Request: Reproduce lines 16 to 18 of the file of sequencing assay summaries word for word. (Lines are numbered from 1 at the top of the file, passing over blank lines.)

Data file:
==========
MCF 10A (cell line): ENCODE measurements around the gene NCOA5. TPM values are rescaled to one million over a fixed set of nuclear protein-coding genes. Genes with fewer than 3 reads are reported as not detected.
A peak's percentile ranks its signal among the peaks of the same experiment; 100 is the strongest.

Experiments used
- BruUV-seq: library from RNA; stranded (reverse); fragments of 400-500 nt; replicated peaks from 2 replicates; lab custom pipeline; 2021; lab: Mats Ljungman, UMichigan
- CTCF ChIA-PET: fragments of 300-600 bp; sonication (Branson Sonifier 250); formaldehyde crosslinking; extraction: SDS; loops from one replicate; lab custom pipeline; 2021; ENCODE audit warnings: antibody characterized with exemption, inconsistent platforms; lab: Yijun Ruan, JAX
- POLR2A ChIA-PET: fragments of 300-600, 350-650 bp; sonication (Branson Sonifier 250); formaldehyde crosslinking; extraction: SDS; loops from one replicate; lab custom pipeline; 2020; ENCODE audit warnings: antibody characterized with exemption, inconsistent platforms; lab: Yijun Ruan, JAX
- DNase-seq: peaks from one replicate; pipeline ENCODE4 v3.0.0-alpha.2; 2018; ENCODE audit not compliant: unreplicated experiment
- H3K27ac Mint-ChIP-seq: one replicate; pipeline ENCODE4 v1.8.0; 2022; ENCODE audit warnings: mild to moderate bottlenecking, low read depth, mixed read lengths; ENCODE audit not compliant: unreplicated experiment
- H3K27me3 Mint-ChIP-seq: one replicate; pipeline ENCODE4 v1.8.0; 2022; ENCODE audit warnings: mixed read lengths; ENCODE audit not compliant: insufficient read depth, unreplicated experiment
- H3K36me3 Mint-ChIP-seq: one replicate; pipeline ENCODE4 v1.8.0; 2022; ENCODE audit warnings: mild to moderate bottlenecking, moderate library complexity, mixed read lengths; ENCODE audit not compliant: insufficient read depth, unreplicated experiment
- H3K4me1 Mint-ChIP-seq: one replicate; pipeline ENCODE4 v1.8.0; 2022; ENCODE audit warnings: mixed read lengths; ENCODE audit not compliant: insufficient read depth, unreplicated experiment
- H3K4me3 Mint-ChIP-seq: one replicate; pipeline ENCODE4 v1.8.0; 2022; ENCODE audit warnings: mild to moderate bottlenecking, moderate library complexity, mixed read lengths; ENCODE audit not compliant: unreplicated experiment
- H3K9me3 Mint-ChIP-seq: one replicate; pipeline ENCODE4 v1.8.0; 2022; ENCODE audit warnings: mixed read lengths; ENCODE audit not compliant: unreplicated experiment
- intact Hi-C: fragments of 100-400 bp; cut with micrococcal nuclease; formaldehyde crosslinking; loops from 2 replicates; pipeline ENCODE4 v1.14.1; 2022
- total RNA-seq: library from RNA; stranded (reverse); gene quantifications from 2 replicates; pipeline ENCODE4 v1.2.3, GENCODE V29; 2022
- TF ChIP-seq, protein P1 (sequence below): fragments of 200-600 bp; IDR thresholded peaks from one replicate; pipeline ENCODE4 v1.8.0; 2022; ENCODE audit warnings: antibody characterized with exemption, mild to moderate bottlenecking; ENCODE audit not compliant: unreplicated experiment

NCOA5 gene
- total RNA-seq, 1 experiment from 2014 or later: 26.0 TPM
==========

- TF ChIP-seq, protein P1 (sequence below): fragments of 200-600 bp; IDR thresholded peaks from one replicate; pipeline ENCODE4 v1.8.0; 2022; ENCODE audit warnings: antibody characterized with exemption, mild to moderate bottlenecking; ENCODE audit not compliant: unreplicated experiment

NCOA5 gene
- total RNA-seq, 1 experiment from 2014 or later: 26.0 TPM